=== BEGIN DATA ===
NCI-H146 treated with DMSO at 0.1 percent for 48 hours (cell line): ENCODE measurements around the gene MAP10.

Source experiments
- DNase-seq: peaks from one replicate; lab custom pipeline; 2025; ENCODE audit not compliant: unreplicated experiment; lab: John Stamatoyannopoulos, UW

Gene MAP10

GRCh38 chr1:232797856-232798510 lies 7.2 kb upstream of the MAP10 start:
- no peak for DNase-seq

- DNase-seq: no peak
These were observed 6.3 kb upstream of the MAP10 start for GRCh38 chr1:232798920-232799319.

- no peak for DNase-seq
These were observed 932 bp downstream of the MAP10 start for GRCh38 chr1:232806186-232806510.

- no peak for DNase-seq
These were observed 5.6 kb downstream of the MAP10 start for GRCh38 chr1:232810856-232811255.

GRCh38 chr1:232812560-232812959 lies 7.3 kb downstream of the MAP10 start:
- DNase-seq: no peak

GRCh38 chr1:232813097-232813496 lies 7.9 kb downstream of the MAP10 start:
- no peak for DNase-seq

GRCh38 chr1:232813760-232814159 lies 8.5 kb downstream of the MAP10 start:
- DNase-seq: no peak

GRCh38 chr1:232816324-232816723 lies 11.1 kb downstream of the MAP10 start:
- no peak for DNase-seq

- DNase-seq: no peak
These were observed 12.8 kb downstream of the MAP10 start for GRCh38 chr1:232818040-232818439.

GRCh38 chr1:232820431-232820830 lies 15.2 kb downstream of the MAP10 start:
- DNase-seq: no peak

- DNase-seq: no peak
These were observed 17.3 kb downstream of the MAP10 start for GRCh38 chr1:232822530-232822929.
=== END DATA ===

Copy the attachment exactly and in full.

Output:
NCI-H146 treated with DMSO at 0.1 percent for 48 hours (cell line): ENCODE measurements around the gene MAP10.

Source experiments
- DNase-seq: peaks from one replicate; lab custom pipeline; 2025; ENCODE audit not compliant: unreplicated experiment; lab: John Stamatoyannopoulos, UW

Gene MAP10

GRCh38 chr1:232797856-232798510 lies 7.2 kb upstream of the MAP10 start:
- no peak for DNase-seq

- DNase-seq: no peak
These were observed 6.3 kb upstream of the MAP10 start for GRCh38 chr1:232798920-232799319.

- no peak for DNase-seq
These were observed 932 bp downstream of the MAP10 start for GRCh38 chr1:232806186-232806510.

- no peak for DNase-seq
These were observed 5.6 kb downstream of the MAP10 start for GRCh38 chr1:232810856-232811255.

GRCh38 chr1:232812560-232812959 lies 7.3 kb downstream of the MAP10 start:
- DNase-seq: no peak

GRCh38 chr1:232813097-232813496 lies 7.9 kb downstream of the MAP10 start:
- no peak for DNase-seq

GRCh38 chr1:232813760-232814159 lies 8.5 kb downstream of the MAP10 start:
- DNase-seq: no peak

GRCh38 chr1:232816324-232816723 lies 11.1 kb downstream of the MAP10 start:
- no peak for DNase-seq

- DNase-seq: no peak
These were observed 12.8 kb downstream of the MAP10 start for GRCh38 chr1:232818040-232818439.

GRCh38 chr1:232820431-232820830 lies 15.2 kb downstream of the MAP10 start:
- DNase-seq: no peak

- DNase-seq: no peak
These were observed 17.3 kb downstream of the MAP10 start for GRCh38 chr1:232822530-232822929.